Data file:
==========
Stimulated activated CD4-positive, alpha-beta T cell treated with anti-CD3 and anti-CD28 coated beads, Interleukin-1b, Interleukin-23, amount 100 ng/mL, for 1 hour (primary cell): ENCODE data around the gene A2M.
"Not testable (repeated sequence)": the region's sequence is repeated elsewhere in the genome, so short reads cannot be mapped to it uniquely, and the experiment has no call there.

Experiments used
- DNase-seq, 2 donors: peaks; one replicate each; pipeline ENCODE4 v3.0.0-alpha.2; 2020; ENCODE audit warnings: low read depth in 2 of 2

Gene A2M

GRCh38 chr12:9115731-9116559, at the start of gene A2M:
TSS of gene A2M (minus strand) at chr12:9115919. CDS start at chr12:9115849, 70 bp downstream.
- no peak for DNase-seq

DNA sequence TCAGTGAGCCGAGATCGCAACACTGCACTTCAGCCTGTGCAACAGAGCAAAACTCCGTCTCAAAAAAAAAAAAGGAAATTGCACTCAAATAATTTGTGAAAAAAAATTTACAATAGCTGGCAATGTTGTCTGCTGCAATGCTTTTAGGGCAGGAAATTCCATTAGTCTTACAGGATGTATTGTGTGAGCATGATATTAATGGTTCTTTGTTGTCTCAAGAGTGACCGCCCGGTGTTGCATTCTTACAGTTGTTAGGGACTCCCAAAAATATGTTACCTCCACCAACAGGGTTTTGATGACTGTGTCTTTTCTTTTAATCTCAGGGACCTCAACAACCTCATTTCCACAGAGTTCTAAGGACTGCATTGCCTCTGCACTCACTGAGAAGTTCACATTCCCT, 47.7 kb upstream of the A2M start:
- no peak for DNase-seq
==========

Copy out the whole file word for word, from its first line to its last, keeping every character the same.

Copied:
Stimulated activated CD4-positive, alpha-beta T cell treated with anti-CD3 and anti-CD28 coated beads, Interleukin-1b, Interleukin-23, amount 100 ng/mL, for 1 hour (primary cell): ENCODE data around the gene A2M.
"Not testable (repeated sequence)": the region's sequence is repeated elsewhere in the genome, so short reads cannot be mapped to it uniquely, and the experiment has no call there.

Experiments used
- DNase-seq, 2 donors: peaks; one replicate each; pipeline ENCODE4 v3.0.0-alpha.2; 2020; ENCODE audit warnings: low read depth in 2 of 2

Gene A2M

GRCh38 chr12:9115731-9116559, at the start of gene A2M:
TSS of gene A2M (minus strand) at chr12:9115919. CDS start at chr12:9115849, 70 bp downstream.
- no peak for DNase-seq

DNA sequence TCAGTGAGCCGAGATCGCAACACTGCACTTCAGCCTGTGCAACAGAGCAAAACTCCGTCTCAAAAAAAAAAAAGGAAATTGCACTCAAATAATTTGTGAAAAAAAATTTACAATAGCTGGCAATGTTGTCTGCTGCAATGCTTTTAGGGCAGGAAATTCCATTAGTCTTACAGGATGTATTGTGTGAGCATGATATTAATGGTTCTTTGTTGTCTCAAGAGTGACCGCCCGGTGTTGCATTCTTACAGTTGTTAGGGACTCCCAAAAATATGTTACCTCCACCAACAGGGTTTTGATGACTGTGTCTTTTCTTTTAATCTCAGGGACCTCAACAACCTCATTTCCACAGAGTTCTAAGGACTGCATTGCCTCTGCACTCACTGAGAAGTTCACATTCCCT, 47.7 kb upstream of the A2M start:
- no peak for DNase-seq